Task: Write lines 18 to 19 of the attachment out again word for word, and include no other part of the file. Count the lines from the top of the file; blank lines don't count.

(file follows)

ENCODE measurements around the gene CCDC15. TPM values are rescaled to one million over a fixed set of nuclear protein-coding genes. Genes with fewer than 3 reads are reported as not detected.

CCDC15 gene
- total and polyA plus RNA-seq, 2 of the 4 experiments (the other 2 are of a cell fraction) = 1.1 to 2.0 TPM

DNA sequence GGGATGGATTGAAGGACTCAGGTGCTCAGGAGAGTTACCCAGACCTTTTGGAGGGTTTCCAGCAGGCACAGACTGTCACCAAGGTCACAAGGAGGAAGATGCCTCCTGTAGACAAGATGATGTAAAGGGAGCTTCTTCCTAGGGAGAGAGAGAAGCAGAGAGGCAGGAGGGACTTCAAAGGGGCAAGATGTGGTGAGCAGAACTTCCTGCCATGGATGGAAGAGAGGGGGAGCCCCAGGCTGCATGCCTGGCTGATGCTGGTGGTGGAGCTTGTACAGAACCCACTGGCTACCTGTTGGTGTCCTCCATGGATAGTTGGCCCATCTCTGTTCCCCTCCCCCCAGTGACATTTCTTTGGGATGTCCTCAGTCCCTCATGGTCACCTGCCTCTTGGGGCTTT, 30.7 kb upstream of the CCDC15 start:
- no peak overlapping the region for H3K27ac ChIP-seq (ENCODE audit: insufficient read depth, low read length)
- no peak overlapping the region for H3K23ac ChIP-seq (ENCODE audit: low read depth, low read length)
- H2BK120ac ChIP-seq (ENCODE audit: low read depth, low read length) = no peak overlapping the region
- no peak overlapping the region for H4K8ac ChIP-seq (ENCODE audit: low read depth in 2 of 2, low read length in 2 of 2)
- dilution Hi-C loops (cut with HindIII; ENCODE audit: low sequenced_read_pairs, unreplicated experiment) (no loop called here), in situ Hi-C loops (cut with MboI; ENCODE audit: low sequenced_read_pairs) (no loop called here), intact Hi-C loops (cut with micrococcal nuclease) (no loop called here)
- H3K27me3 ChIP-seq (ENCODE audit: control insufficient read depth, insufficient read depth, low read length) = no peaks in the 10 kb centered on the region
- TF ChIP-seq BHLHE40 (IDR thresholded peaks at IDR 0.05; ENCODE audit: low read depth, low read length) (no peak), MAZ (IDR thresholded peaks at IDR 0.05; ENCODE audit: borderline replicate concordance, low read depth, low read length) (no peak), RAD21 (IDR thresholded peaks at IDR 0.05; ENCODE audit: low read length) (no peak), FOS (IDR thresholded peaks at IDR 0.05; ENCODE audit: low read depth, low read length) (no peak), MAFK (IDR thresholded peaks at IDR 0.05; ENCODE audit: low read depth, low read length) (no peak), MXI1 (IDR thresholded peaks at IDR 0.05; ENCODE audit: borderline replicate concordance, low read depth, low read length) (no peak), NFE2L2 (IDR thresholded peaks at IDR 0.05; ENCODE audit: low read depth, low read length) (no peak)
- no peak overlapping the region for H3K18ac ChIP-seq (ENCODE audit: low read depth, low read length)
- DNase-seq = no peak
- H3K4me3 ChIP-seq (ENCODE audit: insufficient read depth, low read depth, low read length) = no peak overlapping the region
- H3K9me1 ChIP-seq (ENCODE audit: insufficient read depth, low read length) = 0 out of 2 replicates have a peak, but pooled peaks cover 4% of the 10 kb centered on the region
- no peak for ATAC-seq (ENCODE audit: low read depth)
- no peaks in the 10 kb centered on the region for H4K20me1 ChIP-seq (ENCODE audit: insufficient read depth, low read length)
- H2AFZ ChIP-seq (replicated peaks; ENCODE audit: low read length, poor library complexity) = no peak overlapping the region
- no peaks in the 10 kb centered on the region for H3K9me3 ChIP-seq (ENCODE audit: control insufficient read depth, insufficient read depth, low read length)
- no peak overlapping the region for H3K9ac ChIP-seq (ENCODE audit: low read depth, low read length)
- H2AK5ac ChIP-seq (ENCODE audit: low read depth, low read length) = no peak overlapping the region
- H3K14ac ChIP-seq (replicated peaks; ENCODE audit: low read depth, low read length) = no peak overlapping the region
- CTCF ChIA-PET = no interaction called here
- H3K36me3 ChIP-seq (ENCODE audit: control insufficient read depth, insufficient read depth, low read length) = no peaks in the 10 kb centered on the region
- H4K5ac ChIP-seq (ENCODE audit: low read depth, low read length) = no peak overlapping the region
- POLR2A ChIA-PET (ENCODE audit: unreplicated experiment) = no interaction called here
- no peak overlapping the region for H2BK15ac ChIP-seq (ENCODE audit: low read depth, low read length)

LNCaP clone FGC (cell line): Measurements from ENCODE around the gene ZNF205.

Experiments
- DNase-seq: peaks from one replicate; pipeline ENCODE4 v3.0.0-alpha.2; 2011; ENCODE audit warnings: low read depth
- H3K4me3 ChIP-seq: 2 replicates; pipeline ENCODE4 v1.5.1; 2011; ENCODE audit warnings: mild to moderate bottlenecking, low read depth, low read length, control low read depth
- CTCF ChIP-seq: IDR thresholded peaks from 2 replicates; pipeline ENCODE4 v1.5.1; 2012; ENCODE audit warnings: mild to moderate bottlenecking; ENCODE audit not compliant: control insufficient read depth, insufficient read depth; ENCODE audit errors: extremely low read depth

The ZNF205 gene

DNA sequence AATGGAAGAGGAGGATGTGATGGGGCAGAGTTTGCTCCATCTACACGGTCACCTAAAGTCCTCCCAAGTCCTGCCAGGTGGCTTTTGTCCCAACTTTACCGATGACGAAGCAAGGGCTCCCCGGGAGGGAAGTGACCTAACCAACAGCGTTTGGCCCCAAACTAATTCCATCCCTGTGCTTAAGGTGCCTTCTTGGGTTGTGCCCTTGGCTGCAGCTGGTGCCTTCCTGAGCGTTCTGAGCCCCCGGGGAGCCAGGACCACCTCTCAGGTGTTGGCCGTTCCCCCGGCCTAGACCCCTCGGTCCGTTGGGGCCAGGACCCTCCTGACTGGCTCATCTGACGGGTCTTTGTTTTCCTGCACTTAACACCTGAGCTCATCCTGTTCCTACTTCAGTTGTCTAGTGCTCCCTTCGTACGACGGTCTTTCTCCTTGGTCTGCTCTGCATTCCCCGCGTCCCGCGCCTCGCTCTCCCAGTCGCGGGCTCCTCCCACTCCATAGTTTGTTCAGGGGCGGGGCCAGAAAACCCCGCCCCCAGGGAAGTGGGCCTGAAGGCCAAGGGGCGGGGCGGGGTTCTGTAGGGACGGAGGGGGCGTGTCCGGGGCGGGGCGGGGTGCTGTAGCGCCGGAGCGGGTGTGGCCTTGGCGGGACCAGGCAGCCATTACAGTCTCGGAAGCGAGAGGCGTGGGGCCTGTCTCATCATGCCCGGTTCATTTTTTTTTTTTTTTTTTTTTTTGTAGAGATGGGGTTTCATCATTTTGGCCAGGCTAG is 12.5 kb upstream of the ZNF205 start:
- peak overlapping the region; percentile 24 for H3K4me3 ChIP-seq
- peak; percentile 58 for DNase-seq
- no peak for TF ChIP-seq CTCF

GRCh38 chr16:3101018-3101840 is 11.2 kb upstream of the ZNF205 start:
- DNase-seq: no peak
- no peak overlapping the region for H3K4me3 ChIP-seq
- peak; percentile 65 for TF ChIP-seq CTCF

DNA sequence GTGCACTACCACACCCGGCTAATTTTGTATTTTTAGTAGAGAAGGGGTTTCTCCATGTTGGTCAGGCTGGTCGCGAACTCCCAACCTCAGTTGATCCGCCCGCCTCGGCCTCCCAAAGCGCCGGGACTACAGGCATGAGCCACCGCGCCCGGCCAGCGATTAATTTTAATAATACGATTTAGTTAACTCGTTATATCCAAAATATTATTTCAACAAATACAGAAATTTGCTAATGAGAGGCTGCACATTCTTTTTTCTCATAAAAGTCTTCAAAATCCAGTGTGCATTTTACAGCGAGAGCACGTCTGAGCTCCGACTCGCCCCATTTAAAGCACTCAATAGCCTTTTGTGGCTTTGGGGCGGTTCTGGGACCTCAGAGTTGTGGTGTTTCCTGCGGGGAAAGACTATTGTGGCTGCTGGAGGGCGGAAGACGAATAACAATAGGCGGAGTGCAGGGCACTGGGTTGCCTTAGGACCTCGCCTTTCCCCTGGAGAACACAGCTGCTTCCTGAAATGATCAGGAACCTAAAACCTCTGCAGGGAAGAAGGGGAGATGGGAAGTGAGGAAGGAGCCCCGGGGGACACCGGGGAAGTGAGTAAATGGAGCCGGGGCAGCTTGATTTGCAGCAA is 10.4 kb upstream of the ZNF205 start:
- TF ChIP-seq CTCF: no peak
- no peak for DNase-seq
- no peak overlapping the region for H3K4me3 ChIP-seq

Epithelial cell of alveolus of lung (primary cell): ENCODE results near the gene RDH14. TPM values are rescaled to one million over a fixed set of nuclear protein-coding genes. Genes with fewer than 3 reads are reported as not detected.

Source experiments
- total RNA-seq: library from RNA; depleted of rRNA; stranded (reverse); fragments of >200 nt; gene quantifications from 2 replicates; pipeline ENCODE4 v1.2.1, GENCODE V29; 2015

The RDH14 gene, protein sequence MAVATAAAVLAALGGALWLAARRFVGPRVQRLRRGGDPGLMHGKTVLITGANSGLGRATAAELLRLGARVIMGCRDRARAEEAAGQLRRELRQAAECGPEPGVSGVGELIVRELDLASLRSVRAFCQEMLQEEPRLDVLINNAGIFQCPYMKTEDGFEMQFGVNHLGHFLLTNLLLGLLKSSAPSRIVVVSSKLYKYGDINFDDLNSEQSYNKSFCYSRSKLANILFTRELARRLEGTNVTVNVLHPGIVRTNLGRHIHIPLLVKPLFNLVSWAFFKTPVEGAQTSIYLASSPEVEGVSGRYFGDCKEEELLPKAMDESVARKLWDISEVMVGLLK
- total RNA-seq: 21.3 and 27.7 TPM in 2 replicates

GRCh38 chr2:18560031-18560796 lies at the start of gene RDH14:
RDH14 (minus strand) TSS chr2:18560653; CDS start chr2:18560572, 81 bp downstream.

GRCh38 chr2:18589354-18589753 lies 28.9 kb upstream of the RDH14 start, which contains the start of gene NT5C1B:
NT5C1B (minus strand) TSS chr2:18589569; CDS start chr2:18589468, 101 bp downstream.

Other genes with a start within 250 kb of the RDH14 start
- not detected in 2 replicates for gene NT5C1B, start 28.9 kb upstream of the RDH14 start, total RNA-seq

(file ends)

- H2AFZ ChIP-seq (replicated peaks; ENCODE audit: low read length, poor library complexity) = no peak overlapping the region
- no peaks in the 10 kb centered on the region for H3K9me3 ChIP-seq (ENCODE audit: control insufficient read depth, insufficient read depth, low read length)